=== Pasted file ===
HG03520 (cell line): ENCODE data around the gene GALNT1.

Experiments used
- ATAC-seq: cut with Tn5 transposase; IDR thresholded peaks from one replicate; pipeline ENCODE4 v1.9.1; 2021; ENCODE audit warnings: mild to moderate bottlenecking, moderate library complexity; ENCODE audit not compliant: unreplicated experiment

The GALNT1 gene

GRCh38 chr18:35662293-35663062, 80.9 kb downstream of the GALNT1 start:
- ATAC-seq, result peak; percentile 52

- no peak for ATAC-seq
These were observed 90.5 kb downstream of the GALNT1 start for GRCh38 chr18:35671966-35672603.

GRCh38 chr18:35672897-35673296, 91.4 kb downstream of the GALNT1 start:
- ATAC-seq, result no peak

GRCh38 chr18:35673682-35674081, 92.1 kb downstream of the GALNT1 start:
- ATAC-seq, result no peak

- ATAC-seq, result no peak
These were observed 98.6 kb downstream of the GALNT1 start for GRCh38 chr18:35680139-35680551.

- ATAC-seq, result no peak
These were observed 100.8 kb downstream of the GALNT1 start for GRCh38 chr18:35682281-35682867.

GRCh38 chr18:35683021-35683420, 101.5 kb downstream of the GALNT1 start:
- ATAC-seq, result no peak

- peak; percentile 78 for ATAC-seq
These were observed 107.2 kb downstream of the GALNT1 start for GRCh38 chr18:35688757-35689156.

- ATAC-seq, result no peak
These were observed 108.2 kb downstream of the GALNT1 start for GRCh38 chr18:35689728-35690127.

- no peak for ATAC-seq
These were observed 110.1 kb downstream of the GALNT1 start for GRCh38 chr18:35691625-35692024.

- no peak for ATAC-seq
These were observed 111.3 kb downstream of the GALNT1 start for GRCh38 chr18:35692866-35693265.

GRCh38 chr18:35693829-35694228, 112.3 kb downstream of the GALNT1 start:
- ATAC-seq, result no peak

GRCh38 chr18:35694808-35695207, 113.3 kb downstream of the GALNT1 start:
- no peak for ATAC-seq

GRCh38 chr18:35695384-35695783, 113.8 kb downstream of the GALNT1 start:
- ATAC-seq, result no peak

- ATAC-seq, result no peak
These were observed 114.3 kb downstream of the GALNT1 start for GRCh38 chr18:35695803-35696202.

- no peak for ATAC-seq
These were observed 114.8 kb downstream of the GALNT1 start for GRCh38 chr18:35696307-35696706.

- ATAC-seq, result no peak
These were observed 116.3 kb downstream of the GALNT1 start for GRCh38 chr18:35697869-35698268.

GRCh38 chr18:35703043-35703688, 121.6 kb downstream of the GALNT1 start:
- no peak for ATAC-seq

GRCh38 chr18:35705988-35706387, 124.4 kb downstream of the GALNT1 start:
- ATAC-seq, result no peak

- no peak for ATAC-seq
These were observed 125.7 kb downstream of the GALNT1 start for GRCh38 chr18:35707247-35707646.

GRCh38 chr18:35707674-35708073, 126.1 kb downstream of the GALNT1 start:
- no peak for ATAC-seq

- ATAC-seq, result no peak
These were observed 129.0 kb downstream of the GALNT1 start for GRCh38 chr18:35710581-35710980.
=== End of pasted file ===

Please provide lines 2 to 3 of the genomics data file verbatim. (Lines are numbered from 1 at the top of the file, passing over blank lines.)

Experiments used
- ATAC-seq: cut with Tn5 transposase; IDR thresholded peaks from one replicate; pipeline ENCODE4 v1.9.1; 2021; ENCODE audit warnings: mild to moderate bottlenecking, moderate library complexity; ENCODE audit not compliant: unreplicated experiment